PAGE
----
Augmentations: additional charges to the family arms granted to persons by their sovereign as a special mark of honour. Such marks frequently consist of portions of the royal arms, as lions, or roses, that flower being one of the royal badges.
Richard II. is the first English sovereign who is recorded to have granted augmentations of arms to his subjects. Having added the legendary arms of S.Edward the Confessor(i.e. azure, a cross patonce between five martlets or) to his own, he granted the same in 1394 to Thomas Mowbray, Duke of Norfolk, to be impaled by him in the same manner. One of the charges brought against this nobleman's descendant, Henry Howard, Earl of Surrey, in the reign of Henry VIII., was the bearing of this augmentation, which, it was alleged, implied a claim to the crown. King Richard also gave the same arms, with a bordure ermine, to Thomas Holland, Duke of Surrey, and Earl of Kent.
The augmentation of arms granted by K. Henry VIII. to Thomas Howard, Duke of Norfolk, for this victory over the Scots at Bramston, or Flodden-Field, where James IV., king of Scotland, fell(Sep. 9, 1513), is an escutcheon or, charged with a demi lion rampant, pierced through the mouth with an arrow, within a double tressure flory counter-flory gules. It will be observed that this augmentation bears a considerable resemblance to the arms of the vanquished king.
K. Henry granted an augmentation to the family of SEYMOUR, upon his marriage with his third queen, Jane, in 1536. It is 'or, upon a pile gules, between six fleur-de-lis azure, three lions passant gardant in pale or,' and is generally borne quarterly with their paternal coat, in the first and fourth quarters.
Another of Henry's grants was to Richard Gresham, mayor and alderman of London, whose arms were argent, a chevron ermine between three mullets sable pierced of the first. To these were added, on a chief gules a pelican close between two lion's gambs, erased or, armed argent.
Sir Stephen Fox, who faithfully served K. Charles II. during his exile in France, was very appropriately rewarded with a canton azure, charged with a fleur-de-lis or, being a portion of the insignia of that kingdom.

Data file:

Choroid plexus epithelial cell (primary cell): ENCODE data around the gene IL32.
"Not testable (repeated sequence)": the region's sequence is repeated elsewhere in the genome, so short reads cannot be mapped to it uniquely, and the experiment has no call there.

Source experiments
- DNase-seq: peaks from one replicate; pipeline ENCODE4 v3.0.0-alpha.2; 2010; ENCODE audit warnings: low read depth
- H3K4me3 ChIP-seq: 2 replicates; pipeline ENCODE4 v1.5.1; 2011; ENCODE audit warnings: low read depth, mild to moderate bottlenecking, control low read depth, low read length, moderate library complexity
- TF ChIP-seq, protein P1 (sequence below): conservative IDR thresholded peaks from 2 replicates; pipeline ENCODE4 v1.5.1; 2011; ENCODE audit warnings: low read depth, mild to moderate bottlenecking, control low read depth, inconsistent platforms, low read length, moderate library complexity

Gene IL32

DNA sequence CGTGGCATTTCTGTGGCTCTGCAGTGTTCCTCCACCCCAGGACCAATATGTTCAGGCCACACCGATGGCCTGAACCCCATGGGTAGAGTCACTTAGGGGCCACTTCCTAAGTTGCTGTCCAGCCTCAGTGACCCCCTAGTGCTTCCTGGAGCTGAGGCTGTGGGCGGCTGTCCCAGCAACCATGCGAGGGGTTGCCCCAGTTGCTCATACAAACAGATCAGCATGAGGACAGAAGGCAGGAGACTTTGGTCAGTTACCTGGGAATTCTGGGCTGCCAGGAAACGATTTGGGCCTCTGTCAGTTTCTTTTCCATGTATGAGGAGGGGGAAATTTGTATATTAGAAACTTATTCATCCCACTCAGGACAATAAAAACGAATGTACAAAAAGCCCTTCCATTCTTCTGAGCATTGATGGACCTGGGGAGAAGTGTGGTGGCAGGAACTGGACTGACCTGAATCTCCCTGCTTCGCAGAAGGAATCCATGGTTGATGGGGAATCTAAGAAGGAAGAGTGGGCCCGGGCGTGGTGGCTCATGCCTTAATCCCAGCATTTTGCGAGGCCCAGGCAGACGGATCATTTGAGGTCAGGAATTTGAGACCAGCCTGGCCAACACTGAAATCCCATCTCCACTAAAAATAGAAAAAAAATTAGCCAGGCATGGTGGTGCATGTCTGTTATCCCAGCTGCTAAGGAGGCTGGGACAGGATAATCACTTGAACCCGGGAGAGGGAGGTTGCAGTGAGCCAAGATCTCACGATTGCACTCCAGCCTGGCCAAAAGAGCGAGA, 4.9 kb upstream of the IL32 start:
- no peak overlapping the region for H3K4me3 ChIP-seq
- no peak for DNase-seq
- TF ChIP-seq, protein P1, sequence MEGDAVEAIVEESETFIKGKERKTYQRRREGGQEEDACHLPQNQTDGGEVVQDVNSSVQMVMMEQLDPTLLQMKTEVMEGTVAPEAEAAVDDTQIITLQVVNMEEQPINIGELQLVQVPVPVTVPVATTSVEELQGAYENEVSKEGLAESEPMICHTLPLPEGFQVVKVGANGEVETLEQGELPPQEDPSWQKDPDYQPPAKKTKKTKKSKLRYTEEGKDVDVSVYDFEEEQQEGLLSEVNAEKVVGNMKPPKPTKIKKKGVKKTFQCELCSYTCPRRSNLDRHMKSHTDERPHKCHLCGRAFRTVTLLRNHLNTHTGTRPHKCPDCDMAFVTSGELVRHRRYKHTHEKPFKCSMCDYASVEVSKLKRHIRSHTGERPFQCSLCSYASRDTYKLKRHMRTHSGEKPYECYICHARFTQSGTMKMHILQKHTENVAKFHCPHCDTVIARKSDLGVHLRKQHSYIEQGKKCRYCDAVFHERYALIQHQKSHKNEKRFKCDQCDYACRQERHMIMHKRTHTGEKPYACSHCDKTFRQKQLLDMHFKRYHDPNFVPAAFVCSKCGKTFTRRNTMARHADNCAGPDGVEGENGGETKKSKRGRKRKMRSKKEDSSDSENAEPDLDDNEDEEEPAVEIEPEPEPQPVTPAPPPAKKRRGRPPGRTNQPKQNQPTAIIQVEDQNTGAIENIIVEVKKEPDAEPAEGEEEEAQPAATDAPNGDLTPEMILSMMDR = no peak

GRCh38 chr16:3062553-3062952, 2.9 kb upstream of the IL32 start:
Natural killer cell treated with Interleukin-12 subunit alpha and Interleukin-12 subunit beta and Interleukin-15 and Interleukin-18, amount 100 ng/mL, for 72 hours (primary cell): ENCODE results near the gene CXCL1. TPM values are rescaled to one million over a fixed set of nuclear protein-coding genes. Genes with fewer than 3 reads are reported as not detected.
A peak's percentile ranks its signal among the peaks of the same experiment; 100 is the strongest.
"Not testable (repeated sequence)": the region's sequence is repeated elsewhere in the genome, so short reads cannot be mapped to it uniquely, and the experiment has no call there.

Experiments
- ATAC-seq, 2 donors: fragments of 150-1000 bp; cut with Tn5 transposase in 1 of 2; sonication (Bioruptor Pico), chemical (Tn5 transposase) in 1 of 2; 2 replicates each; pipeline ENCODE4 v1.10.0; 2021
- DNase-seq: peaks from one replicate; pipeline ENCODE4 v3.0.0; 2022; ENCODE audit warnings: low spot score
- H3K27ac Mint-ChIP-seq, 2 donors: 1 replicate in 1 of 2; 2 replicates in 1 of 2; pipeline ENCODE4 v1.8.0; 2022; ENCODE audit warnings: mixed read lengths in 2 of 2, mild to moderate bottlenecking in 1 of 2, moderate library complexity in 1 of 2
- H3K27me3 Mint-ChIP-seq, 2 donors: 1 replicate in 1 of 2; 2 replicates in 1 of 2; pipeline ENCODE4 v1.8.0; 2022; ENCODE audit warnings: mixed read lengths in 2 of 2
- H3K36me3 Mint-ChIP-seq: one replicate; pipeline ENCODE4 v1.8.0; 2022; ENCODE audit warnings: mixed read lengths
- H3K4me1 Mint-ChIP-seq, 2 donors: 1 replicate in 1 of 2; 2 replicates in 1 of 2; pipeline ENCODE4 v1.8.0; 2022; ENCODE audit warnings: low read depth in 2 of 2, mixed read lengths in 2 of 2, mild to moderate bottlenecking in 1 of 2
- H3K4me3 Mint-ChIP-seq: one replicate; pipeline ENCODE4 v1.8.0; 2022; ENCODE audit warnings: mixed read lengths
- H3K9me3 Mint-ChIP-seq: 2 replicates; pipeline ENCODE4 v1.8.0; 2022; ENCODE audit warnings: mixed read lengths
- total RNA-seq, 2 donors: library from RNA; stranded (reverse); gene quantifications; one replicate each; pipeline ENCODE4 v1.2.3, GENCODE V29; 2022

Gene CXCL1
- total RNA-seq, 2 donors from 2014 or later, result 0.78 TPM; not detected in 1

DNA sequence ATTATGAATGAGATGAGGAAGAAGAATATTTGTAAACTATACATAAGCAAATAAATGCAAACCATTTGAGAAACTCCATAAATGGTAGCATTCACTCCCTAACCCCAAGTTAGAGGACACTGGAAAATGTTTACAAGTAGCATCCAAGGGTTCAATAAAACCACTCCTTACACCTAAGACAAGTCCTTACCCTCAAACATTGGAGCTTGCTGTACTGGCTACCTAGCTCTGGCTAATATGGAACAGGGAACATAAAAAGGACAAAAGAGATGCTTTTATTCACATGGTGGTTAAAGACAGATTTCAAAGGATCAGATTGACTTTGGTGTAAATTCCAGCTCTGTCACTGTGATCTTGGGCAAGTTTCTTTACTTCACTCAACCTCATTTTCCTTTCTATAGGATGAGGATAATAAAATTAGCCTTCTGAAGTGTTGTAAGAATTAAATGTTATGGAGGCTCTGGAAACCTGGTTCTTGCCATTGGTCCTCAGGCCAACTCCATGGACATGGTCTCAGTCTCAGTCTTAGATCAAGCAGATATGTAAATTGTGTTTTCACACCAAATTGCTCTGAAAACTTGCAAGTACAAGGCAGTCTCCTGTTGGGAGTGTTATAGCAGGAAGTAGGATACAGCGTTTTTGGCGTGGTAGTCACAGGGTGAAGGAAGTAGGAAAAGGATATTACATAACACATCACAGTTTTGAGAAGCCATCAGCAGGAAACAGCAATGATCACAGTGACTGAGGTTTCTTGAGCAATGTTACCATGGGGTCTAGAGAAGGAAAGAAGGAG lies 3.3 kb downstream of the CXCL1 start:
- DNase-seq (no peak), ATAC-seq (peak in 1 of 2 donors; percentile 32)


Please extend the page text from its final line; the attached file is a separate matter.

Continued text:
Anciently the chief, the quarter, the canton, the gyron, the pile, flasques, and the inescutcheon, were chosen to receive the augmentations of honour. In modern times the chief and canton have been generally used.
Many of the augmentations granted for naval and military services about the commencement of the present century are so absurdly confused, that all the terms of heraldry cannot intelligibly describe them. Indeed they sometimes rather resemble sea views and landscapes than armorial bearings.
Foreign sovereigns have occasionally granted augmentations to British subjects.
In 1627 Gustavus Adolphus, King of Sweden, knighted Sir Henry Saint George(who was sent to him with the Garter), and gave him the arms of SWEDEN(azure, three crowns or) to be borne in an inescutcheon; and the king of Prussia, and the Prince of Orange, conferred certain augmentations of arms upon the Earl of Malmesbury, which K. George III. gave him permission to assume in 1789.
From the nature of the usual method of exhibiting the augmentation on the coat of arms, the original charge is frequently debruised(as it is also by the marks of cadency); hence with the French heralds both are included under the term brisures. The example of the arms of the family of PAYLER, possibly arising from an augmentation, exhibits this in a remarkable manner, as the central lion is nearly absconded. But the debruising must not be supposed in any way to be a mark of abatement, as it is quite the reverse.
Gules, three lions passant gardant in pale argent, over all a bend or charged with three mullets--PAYLER.